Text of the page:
Be sure to choose your account type carefully.
- Dave Ramsey recommends taxable brokerage accounts under certain circumstances.
- He pointed out several advantages of these accounts.
- Benefits include increased flexibility.
When you decide to invest money, you will have to choose between putting it into a tax-advantaged retirement account and a taxable brokerage account.
Retirement accounts can be a great choice because they allow you to save for your future while receiving tax relief, either in the year you make contributions or when you withdraw money. Taxable brokerage accounts do not offer this benefit, but they can still be a good option in certain circumstances.
So when should you use a taxable brokerage account and what benefits do they offer? Financial expert Dave Ramsey explained three key benefits of investing in just one.
1. You have more flexibility with a taxable brokerage account
As the Ramsey Solutions blog explains, flexibility is one of the biggest benefits of using a taxable account to invest in.
“You can withdraw money from a brokerage account at any time and for any reason – just like you would from a regular bank account – without paying any early withdrawal penalty,” according to Ramsey.
This is not the case when you have a tax-advantaged retirement account. “You should wait until age 59½ to withdraw money from a 401(k) or IRA without penalty,” says Ramsey.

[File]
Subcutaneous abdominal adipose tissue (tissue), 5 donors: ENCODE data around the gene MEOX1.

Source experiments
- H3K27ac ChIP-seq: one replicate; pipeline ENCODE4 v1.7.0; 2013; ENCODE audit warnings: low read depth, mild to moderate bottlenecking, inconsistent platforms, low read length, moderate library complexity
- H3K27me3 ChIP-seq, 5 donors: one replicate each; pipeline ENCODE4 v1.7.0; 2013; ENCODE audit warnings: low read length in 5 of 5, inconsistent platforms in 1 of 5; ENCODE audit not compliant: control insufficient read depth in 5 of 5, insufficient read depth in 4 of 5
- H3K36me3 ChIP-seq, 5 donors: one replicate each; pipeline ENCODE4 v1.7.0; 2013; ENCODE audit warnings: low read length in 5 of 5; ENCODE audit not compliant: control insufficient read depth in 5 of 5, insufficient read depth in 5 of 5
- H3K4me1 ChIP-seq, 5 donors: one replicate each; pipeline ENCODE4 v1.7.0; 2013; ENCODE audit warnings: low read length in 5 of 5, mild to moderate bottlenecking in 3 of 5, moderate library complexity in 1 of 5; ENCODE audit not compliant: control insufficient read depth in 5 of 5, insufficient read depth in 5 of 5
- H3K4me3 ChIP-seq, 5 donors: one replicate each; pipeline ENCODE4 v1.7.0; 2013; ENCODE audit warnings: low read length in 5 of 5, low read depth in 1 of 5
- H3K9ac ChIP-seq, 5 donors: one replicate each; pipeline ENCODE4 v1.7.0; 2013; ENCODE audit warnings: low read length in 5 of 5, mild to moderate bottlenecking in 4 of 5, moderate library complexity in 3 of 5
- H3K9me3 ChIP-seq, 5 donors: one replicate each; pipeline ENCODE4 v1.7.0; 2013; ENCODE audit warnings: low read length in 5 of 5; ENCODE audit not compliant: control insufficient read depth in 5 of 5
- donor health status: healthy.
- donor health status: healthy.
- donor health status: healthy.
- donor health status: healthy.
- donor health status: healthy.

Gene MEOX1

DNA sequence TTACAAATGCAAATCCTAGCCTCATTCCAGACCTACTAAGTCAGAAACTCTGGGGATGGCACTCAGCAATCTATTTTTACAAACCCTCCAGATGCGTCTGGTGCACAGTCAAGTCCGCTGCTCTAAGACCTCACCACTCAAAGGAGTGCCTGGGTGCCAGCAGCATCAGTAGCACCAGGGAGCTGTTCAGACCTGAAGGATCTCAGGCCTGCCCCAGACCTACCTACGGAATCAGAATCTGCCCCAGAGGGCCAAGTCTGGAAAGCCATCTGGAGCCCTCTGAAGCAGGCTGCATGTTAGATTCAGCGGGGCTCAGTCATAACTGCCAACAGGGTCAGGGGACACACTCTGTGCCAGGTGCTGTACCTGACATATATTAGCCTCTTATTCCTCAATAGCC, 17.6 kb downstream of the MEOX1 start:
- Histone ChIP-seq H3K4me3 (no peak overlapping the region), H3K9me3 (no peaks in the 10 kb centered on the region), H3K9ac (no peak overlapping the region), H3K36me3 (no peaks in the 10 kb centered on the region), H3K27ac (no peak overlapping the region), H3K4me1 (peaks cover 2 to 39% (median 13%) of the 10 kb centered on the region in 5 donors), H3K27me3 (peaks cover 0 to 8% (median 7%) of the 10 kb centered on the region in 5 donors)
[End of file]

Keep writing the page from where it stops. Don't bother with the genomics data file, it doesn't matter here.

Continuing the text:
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This benefit does not outweigh the tax benefits if you are saving for retirement anyway. That’s why Ramsey strongly recommends maximizing your retirement accounts first. But, if you’re putting money aside for early retirement or that you might need before you hit age 59½, a taxable account is a better bet.
2. There is no contribution limit when investing in a taxable brokerage account
Another huge advantage of taxable brokerage accounts is that you are allowed to put as much money into them as you want. And, again, you can’t do that when you’re putting money into a tax-advantaged retirement plan.
If you want to invest beyond the annual limits of 401(k) or IRA plans, a taxable brokerage account will likely be one of your only options for doing so. And if you have extra money to put aside, you definitely want to invest it rather than being limited by a government cap on how much you can contribute to your account.
As Ramsey explains, the reason for this is that you invest in the account with after-tax dollars and get no other special tax advantages with a standard brokerage account.
“You’ve already paid taxes on the money (on your salary), so the government doesn’t care how much you invest. And on top of that, the government will hit you with capital gains taxes later on, so they’ll get their taxes anyway,” says Ramsey’s blog.
3. There is no income limit on who can contribute to a taxable brokerage account
Finally, the last big advantage of using a taxable brokerage account for investing is that your income does not affect your ability to contribute. Some types of tax-advantaged accounts, such as traditional and Roth IRAs, have income limits. If you make a lot of money, this could be a big advantage of standard brokerage accounts.
For all these reasons, it is worth considering opening this type of account. While Ramsey says you should claim tax breaks first, he clarifies that he thinks investing in a taxable brokerage account is an especially ideal choice if you’re planning for early retirement or saving for other goals. long-term finance.
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